Norm Coleman is dealing with a public-relations disaster in the wake of last week's leak of personal data from 50,000 donors.
At least 4,715 of those donors also had their financial information leaked. They are being told to cancel their credit cards immediately. The others just had their contact information leaked.
Coleman might be crying out against hackers, but some are saying his campaign made this data easy to access on its site. And there's also the fact that it's illegal for businesses to store the information at all.
The Coleman campaign suspected this breach back in January, and claims to have made calls to federal authorities, who then determined no such leak occurred.
But then emails began to come in from Wikileaks.org, a shadowy organization dedicated to anonymously publishing leaked documents. The site claimed it had the credit card numbers of Coleman's online donors. For proof, the site posted one spreadsheet of donors' info.
But the problems for Coleman don't stop with a scary breach of security, or the apparent lack of notification in regard to data.
A simple look at the leaked spreadsheet shows that his campaign kept thousands and thousands of credit card security codes—those three-digit numbers the pizza delivery guy asks for before he approves your order.
But even the pizza guy knows he's not supposed to keep that code. That's due to a subdivision in Minnesota law H.F. 1758, which reads in part, "Security or identification information; retention prohibited."
So did the Coleman campaign violate the law?
"Certainly the attempt [of the law] is to prevent the storing of such data," says University of Minnesota consumer-protection law professor Stephen Meili. "But this one isn't crystal clear. There are two questions. One: Is a campaign donation a transaction? Two, and this is a trickier question: Is a campaign conducting business? There may be more definitive answers in the statute...or not."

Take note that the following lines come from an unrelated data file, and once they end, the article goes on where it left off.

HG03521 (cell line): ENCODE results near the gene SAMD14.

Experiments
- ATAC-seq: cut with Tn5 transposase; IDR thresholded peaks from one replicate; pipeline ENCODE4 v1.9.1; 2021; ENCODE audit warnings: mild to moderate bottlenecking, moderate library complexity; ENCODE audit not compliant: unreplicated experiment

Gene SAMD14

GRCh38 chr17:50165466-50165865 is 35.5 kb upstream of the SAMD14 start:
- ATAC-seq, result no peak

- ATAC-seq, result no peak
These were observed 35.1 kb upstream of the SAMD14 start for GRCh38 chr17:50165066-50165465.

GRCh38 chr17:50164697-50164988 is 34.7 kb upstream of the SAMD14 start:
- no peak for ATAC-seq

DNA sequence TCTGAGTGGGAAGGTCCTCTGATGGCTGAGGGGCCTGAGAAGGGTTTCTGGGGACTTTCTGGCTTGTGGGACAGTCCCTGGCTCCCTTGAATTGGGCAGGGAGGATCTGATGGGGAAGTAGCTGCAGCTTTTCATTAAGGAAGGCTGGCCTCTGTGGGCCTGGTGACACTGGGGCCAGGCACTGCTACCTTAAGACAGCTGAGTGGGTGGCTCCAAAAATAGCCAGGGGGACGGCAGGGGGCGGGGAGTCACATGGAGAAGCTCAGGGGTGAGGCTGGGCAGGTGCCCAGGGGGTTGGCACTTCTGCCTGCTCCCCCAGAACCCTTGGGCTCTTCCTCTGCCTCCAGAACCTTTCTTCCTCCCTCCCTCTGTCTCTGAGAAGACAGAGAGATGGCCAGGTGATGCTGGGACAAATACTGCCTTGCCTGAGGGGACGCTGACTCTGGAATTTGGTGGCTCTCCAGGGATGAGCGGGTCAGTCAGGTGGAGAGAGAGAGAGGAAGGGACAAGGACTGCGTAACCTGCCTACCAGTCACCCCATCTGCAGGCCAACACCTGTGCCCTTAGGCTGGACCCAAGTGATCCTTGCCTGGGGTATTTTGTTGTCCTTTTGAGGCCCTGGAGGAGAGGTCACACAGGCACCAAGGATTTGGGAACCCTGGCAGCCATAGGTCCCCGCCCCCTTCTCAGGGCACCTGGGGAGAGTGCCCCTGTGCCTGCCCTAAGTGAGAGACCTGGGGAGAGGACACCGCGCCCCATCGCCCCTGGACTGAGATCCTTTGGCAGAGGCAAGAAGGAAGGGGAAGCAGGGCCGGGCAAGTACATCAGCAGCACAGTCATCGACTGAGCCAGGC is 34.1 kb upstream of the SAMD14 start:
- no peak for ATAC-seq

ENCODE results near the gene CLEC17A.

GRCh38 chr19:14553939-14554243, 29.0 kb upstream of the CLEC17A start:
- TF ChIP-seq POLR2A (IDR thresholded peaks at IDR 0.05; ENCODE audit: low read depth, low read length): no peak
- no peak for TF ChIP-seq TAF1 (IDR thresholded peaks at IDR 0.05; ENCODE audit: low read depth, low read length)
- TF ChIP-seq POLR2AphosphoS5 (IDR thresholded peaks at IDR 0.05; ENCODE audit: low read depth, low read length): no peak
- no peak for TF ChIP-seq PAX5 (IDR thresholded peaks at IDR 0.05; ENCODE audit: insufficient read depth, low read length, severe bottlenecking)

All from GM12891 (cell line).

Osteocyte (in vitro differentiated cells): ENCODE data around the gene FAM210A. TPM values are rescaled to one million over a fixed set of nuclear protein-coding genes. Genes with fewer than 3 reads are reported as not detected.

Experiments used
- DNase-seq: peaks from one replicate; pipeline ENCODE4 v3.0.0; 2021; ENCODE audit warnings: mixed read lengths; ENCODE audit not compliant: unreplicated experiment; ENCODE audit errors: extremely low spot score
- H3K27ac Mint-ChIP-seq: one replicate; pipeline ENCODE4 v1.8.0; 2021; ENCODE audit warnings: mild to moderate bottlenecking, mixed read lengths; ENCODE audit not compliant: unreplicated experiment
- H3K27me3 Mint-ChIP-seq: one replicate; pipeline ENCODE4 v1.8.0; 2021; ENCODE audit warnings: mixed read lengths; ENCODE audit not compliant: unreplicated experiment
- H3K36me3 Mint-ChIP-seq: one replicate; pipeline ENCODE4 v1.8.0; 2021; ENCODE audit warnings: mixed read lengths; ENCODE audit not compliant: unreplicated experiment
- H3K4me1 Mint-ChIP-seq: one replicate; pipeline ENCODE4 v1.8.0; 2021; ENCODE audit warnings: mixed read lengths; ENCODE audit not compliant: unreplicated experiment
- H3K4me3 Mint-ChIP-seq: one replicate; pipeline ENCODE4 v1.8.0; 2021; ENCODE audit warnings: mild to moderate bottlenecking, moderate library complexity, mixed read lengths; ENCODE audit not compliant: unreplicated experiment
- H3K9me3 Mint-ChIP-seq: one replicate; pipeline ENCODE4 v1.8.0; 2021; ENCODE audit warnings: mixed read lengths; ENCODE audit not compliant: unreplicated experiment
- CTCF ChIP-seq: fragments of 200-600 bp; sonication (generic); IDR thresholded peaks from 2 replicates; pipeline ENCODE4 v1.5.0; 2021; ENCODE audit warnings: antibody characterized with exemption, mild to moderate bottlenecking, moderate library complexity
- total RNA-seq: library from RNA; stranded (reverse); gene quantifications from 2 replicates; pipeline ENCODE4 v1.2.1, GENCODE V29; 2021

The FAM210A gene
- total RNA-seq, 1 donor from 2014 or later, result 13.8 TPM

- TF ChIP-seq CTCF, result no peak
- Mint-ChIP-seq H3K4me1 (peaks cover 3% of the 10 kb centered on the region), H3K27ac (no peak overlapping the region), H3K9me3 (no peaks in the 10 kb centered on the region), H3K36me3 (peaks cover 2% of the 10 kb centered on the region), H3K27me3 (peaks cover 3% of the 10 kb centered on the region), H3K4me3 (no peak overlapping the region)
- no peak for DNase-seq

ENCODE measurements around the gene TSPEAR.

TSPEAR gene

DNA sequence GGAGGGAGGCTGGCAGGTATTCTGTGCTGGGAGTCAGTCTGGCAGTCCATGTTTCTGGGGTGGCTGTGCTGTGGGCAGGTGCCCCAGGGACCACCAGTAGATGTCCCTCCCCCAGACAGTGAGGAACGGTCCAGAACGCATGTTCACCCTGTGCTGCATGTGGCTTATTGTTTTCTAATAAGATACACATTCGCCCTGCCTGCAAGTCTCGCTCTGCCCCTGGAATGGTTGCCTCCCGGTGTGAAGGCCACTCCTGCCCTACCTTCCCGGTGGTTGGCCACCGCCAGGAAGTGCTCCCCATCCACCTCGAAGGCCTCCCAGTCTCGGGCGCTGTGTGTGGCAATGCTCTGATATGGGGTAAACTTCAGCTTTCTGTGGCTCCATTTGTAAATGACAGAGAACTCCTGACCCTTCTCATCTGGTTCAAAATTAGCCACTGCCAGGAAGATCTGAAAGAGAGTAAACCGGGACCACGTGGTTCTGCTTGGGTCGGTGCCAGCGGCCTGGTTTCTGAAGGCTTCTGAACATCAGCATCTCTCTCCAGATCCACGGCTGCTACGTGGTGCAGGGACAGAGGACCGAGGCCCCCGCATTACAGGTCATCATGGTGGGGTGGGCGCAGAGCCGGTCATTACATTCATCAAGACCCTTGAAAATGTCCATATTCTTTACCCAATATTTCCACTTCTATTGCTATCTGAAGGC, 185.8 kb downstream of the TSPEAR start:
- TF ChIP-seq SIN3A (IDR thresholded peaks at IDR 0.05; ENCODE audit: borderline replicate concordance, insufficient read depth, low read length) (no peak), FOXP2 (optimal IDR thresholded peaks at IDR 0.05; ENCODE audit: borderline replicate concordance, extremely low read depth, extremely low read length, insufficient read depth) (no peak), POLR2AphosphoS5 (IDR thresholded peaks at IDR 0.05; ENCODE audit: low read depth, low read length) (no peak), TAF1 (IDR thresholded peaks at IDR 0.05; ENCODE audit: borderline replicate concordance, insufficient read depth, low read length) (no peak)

Experts say that the law is on the books to keep exactly this sort of thing from happening.
"I am not an expert on this statute, but I can confirm that if a business retained security codes as the campaign apparently did, it would be violating both Minnesota law and the credit card companies' security rules," wrote William McGeveran, associate professor at the University of Minnesota Law School, in an email. "This retention rule is designed precisely to avoid security breaches from hackers. Retaining valuable information without a good reason is an invitation to identity theft."
Let's summarize the facts as they are known, with an eye toward separating the myths when it comes to technology:
• The Coleman campaign stored credit card information online in a way that would be illegal if it were a business.
• This information was accessed by an outside party due to an error on the part of the Coleman campaign's web team.
• Faced with this information, Team Coleman stayed mum for weeks, during which their contributors were vulnerable to identity theft.
• The story gets posted on Wikileaks, goes national, so the Coleman campaign acts outraged and sends an email warning donors to cancel their credit cards.
Put aside the issue of "was it or wasn't it hacked" (it wasn't). Why didn't Coleman warn his contributors to cancel their credit cards back when this story first broke? His lawyer says it's because the campaign was afraid it would choke badly needed donations.
So Norm Coleman put self-interest above the well-being of his contributors, many of whom are constituents. Doesn't that tell us all we need to know about whether we want him as our senator?
But if you still want to donate to his campaign, good luck: The donation link has been pulled down. In a Frequently Asked Questions section about the leak, the campaign says it still wants your money. You just have to do it snail-mail-style or by phone.
We wouldn't trust our financial information with this campaign no matter how much they ensured security. This wasn't some crazy, evil hacker who outsmarted the campaign. They just left this data out in the open for anyone to pick up because they can't run a website.
And if Coleman can't run a website, we probably shouldn't trust him to represent Minnesota.